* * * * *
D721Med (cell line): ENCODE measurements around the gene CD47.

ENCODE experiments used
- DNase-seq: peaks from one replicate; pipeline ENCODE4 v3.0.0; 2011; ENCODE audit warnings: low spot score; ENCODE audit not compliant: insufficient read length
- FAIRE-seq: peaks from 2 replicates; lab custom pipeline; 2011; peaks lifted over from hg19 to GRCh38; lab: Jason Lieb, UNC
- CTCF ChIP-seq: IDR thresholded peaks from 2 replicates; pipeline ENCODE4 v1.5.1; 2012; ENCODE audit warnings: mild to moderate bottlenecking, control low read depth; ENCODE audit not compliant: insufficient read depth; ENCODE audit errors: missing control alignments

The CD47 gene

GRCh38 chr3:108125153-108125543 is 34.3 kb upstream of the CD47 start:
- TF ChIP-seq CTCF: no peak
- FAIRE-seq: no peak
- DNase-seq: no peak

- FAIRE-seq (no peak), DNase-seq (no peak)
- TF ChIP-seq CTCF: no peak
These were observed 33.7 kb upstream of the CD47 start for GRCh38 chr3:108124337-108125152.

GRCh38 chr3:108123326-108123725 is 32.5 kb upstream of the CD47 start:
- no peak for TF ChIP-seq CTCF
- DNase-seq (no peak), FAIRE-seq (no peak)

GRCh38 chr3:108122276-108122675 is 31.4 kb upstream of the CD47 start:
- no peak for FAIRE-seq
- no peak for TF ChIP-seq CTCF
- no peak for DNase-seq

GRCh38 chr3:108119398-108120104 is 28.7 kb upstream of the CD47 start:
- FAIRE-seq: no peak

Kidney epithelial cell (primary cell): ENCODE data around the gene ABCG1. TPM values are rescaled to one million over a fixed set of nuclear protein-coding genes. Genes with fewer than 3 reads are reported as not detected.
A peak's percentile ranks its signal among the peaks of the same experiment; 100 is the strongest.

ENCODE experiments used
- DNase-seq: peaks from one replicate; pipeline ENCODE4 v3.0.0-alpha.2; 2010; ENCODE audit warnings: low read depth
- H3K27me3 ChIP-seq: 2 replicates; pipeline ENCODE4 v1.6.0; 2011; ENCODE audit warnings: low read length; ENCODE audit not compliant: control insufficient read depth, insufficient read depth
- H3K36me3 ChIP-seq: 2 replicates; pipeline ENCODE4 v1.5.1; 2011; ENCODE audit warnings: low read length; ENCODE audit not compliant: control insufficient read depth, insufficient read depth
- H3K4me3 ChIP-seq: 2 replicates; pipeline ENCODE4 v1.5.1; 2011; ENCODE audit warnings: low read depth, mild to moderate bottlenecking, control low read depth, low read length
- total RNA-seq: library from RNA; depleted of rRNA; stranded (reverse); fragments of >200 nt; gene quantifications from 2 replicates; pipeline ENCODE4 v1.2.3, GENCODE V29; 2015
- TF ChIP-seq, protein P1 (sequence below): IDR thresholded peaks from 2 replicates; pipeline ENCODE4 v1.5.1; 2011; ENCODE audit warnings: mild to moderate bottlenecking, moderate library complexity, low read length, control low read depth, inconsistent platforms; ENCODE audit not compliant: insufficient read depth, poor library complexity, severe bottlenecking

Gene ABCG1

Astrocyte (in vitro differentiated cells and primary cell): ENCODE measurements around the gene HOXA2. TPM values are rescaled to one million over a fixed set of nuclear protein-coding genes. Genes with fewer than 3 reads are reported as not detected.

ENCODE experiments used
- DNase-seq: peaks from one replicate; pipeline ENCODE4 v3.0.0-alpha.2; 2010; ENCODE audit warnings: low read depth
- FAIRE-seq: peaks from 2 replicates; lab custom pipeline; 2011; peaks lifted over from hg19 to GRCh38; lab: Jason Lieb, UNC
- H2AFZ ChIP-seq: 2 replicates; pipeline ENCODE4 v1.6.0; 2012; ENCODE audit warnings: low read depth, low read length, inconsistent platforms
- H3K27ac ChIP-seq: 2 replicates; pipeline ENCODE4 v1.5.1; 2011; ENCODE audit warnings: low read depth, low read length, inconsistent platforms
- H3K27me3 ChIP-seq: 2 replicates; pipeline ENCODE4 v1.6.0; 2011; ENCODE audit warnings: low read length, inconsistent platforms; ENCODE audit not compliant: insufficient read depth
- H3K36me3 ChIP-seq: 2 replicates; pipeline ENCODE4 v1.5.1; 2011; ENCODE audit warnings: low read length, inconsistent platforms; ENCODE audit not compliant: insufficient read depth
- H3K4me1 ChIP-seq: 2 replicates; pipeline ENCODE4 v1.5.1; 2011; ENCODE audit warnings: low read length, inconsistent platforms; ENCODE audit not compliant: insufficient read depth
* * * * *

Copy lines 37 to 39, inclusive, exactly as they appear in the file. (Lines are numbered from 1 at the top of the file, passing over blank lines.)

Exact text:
- H2AFZ ChIP-seq: 2 replicates; pipeline ENCODE4 v1.6.0; 2012; ENCODE audit warnings: low read depth, low read length, inconsistent platforms
- H3K27ac ChIP-seq: 2 replicates; pipeline ENCODE4 v1.5.1; 2011; ENCODE audit warnings: low read depth, low read length, inconsistent platforms
- H3K27me3 ChIP-seq: 2 replicates; pipeline ENCODE4 v1.6.0; 2011; ENCODE audit warnings: low read length, inconsistent platforms; ENCODE audit not compliant: insufficient read depth